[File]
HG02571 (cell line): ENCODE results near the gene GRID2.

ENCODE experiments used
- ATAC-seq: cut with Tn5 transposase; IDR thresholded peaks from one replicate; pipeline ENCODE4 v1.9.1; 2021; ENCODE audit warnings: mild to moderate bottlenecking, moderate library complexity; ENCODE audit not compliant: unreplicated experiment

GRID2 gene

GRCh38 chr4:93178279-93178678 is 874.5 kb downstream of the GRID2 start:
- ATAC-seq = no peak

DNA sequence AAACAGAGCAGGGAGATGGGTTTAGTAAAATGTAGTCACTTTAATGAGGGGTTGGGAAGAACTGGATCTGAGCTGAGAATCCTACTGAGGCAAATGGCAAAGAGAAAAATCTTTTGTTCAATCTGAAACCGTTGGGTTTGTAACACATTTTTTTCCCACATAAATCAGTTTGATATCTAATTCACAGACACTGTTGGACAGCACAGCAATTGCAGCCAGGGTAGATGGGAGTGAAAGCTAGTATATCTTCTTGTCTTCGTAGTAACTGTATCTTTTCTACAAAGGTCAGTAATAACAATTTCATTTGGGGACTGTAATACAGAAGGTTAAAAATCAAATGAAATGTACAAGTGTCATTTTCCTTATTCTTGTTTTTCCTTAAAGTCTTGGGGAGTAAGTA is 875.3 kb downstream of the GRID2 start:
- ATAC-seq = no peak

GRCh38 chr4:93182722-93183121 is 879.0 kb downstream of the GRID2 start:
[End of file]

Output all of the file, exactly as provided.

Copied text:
HG02571 (cell line): ENCODE results near the gene GRID2.

ENCODE experiments used
- ATAC-seq: cut with Tn5 transposase; IDR thresholded peaks from one replicate; pipeline ENCODE4 v1.9.1; 2021; ENCODE audit warnings: mild to moderate bottlenecking, moderate library complexity; ENCODE audit not compliant: unreplicated experiment

GRID2 gene

GRCh38 chr4:93178279-93178678 is 874.5 kb downstream of the GRID2 start:
- ATAC-seq = no peak

DNA sequence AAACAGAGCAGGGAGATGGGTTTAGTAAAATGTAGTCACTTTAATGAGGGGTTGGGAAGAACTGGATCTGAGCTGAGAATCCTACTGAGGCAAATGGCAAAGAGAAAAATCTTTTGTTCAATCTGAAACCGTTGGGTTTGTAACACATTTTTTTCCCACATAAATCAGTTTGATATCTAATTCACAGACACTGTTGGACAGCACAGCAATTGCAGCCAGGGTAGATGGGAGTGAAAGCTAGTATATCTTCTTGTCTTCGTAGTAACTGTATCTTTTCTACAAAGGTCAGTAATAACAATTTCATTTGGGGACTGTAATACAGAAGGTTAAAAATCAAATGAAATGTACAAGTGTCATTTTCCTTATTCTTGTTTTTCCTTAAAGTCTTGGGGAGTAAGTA is 875.3 kb downstream of the GRID2 start:
- ATAC-seq = no peak

GRCh38 chr4:93182722-93183121 is 879.0 kb downstream of the GRID2 start: